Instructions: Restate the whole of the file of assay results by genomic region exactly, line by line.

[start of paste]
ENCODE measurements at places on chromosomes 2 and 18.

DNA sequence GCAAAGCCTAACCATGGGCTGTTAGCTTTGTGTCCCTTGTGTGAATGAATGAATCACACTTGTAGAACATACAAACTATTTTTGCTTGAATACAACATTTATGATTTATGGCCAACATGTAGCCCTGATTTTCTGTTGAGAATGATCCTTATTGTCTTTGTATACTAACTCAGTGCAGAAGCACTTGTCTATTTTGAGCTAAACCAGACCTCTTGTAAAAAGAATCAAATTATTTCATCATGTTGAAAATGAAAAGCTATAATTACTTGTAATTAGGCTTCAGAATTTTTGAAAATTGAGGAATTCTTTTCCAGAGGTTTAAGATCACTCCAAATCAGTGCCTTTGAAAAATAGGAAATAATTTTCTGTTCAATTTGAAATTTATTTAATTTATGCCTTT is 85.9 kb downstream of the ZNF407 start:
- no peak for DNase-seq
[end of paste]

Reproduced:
ENCODE measurements at places on chromosomes 2 and 18.

DNA sequence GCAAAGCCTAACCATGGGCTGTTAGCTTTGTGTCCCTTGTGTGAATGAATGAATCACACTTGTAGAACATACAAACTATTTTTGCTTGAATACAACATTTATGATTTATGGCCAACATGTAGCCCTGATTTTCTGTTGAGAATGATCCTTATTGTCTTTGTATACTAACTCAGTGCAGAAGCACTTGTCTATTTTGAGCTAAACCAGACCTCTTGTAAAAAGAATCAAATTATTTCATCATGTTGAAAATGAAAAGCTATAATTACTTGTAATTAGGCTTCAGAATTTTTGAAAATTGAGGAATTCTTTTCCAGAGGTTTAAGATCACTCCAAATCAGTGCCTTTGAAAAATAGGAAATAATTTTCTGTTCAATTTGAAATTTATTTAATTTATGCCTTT is 85.9 kb downstream of the ZNF407 start:
- no peak for DNase-seq